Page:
, 2021-10-02 02:00:00,
McAdoo, 53, had no idea she would apparently help solve a family mystery: what happened to her cousin, Margaret Fetterolf, a habitual runaway who went missing from her Alexandria, Va., home in 1975 at age 16.
For decades, Fetterolf’s family held out hope that she would one day show up for Thanksgiving dinner.
All the while, cold case detectives struggled to identify a body found in 1976, 50 miles away near a Baltimore County cemetery. The victim was known only as the Woodlawn Jane Doe, after the community outside Baltimore where she was discovered — strangled, sexually assaulted and wrapped in a white sheet, her hands bound.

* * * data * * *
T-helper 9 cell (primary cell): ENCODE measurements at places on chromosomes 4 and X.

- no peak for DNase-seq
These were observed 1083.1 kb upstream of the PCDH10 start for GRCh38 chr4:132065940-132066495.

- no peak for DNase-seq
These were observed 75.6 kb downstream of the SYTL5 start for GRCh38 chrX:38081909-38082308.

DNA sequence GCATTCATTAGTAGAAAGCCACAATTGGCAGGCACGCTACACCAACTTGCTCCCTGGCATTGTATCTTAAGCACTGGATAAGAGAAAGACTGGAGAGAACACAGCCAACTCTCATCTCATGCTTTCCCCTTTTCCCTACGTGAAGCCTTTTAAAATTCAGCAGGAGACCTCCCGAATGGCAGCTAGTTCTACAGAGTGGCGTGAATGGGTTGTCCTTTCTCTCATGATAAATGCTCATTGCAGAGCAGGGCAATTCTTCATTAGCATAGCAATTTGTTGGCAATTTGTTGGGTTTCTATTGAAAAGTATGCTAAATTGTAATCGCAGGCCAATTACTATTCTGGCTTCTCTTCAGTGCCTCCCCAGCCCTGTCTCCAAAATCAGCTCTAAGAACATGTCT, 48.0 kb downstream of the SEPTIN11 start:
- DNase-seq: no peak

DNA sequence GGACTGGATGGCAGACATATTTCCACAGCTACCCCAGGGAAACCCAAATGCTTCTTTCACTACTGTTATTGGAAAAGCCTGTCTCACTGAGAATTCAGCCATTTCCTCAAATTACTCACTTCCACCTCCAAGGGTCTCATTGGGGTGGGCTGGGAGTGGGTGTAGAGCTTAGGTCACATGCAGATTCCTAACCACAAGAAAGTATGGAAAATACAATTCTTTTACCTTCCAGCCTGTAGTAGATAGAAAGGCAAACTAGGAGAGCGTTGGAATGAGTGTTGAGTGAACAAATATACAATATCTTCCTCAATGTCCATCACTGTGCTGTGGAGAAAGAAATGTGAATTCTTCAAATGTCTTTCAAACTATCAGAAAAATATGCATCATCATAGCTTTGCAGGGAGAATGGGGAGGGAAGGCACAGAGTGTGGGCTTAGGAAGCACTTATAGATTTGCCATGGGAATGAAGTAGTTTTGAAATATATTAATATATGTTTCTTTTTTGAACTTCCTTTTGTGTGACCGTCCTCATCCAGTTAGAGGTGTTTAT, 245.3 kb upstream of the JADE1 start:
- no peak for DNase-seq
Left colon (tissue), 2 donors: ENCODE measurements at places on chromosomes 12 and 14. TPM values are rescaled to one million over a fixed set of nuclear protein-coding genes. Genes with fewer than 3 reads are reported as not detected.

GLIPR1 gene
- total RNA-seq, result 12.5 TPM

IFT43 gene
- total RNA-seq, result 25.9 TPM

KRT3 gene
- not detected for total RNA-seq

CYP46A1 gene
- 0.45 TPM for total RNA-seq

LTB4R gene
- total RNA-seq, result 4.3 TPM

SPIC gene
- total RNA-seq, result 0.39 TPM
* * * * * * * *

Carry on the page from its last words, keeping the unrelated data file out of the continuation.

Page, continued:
This summer, detectives identified the Woodlawn Jane Doe as Fetterolf using a controversial new law enforcement technique: linking the DNA of unidentified bodies and potential suspects in serious crimes to relatives who upload their DNA to genealogy sites that allow police to access their genetic information. The technique, as one scientific paper metaphorically put it, reduces the size of the investigative haystack, allowing investigators to “identify the needle.”
To law enforcement agencies, investigative genetic genealogy…
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